The journey around the vast Transylvanian plateau sheltered by the wild Carpathians started in Cluj-Napoca, followed by Sibiu, a former European Capital of Culture. During the summer afternoons, temperatures easily reached 35 degrees Celsius in the shade but I hoped they would drop once we were in the mountains.
Buildings in the central square of Sibiu
Having been to Sibiu once before, in the winter of 2013, I realized I loved this city during the colder months. Fewer people and the crisp mornings or evenings give it a surreal quality, hard to find anywhere else in Romania but in the Transylvanian towns and villages.
Terraces and buildings in central Sibiu
The next day we drove further south towards the Southern Carpathians, where the highest point is Moldoveanu Peak at 2,544 metres high in the Fagaras Mountains. The main points of attraction were the famous Transgafarasan Highway, Lake Balea and Lake Vidraru.
Peaks seen from Lake Balea
Going up the Transfagarasan Highway
Going down the Transfagarasan Highway
When we left the mountains behind us, we encountered the cruel heatwave in the old Wallachian territory of Arges county. After a short stay in Curtea de Arges, a former capital of Wallachia, we drove further East and later that day we were welcomed to Brasov county by a wonderful scenery, soaked in golden sunlight.
Entering Brasov county
We spent the night at Bran, a very small town with a very big point of attraction: Bran castle. This was my second visit but it never ceases to delight me. We reached the town in the late afternoon and took a walk in the central area near the castle, wondering where all the tourists were. The next morning, when we queued for tickets at the castle’s entrance, waves of people kept showing up and by the time we left, the queue seemed endless.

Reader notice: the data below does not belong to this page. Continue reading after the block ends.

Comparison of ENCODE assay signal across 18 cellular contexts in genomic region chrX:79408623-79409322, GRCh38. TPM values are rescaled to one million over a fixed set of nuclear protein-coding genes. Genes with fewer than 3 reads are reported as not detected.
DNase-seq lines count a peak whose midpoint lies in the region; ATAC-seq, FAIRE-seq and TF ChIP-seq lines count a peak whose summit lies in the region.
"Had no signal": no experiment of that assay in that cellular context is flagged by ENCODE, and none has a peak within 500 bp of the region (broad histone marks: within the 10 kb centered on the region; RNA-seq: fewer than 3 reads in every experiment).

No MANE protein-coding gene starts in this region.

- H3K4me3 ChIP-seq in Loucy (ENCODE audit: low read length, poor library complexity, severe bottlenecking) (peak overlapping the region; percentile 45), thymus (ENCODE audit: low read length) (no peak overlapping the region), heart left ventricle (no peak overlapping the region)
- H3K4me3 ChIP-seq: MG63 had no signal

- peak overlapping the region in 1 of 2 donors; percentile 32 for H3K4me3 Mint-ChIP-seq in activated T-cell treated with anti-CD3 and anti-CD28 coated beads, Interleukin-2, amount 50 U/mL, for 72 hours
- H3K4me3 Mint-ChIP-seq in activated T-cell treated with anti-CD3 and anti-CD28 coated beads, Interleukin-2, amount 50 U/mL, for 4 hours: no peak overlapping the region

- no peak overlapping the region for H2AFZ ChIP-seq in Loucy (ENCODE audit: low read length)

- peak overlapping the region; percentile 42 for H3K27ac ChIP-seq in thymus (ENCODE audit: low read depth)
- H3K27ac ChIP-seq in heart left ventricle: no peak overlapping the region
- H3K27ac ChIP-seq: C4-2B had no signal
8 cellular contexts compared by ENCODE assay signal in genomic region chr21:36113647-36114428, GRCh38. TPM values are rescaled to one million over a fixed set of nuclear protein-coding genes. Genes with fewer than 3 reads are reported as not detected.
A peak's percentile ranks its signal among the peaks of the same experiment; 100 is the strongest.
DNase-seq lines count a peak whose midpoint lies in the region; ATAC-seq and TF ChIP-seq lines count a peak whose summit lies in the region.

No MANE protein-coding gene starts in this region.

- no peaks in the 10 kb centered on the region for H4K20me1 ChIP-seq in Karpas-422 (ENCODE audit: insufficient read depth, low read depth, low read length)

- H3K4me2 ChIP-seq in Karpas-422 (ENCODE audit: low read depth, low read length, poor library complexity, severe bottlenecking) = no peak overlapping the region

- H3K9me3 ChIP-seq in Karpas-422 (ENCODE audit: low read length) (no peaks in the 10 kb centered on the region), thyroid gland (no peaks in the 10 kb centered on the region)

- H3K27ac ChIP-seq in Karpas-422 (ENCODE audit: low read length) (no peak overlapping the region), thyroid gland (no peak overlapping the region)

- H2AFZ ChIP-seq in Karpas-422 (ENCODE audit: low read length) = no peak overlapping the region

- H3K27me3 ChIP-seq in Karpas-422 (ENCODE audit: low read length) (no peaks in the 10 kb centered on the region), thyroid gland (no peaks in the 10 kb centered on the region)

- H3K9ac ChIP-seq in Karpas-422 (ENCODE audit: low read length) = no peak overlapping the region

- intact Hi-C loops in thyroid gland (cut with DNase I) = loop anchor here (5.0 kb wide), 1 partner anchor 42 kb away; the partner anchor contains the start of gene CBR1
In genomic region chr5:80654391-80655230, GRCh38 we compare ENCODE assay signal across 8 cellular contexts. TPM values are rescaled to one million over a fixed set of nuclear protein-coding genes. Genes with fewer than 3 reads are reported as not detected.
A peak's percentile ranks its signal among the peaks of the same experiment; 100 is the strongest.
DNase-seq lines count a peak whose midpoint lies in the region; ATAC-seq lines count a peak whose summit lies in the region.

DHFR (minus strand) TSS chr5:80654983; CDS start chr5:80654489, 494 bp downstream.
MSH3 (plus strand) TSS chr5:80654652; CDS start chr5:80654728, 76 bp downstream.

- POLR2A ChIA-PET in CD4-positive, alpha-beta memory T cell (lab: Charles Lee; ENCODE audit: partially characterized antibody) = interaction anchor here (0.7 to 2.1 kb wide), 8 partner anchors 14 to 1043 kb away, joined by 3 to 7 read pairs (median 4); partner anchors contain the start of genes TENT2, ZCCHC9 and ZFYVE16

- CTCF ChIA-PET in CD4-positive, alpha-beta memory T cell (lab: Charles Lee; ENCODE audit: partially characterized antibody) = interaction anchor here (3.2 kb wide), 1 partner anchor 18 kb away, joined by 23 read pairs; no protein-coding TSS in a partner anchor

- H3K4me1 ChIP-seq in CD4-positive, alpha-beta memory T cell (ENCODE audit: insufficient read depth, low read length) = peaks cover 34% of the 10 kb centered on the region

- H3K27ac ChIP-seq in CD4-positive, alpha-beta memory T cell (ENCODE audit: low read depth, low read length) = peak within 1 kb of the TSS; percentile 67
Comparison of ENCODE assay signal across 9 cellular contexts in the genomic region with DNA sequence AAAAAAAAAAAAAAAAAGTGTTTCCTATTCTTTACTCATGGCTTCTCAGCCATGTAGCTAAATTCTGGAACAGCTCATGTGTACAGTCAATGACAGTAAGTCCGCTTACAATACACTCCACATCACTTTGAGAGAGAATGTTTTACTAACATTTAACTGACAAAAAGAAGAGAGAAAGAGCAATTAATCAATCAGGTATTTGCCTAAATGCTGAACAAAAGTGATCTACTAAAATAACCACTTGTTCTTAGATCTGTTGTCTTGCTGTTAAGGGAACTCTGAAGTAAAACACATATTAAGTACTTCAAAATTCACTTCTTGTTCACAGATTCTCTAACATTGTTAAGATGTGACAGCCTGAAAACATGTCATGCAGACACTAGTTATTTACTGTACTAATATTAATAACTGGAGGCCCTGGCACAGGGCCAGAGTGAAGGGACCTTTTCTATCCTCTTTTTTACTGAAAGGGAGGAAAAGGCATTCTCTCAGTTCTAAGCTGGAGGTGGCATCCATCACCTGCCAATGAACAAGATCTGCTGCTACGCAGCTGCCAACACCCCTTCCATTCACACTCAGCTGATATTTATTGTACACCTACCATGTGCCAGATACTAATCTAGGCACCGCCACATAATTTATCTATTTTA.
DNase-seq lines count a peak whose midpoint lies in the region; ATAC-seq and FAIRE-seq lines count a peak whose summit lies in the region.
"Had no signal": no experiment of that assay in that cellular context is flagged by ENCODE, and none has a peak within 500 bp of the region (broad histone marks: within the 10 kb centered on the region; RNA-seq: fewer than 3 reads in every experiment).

Tower at Bran castle
A bedroom inside Bran castle
Inside the castle’s courtyard
Following the visit to the castle we drove North and after only a short journey we reached the beautiful old city of Brasov, where temperatures were unexpectedly high. On our way to Brasov we glimpsed the enormous ruins of Rasnov citadel, built in the early 13th century as part of a defense system for the Transylvanian settlements exposed to outside invasions.
Rasnov citadel as seen from the town of Rasnov.
Brasov Council building
After Brasov we drove towards the beautiful town of Sighisoara, the birthplace of Vlad Tepes. I have been there four times but I can never get tired of walking the citadel’s cobbled alleys.
Old buildings in the citadel’s centre
One very special place in Sighisoara is the old cemetery on the hill. A hauntingly serene forest shelters the silent graves, named or unnamed, making it seem an entire world by itself. It is one of the most amazing places of rest I have ever seen in Romania.
A place for heros: grave stones wearing the names of men fallen in the First World War
After we left Sighisoara, we drove back to Timis county, leaving behind the citadels and the mountains, the histories and an enchanted castle, but we kept with us the sweet memories of moments that only came to pass.
Leaving Transylvania behind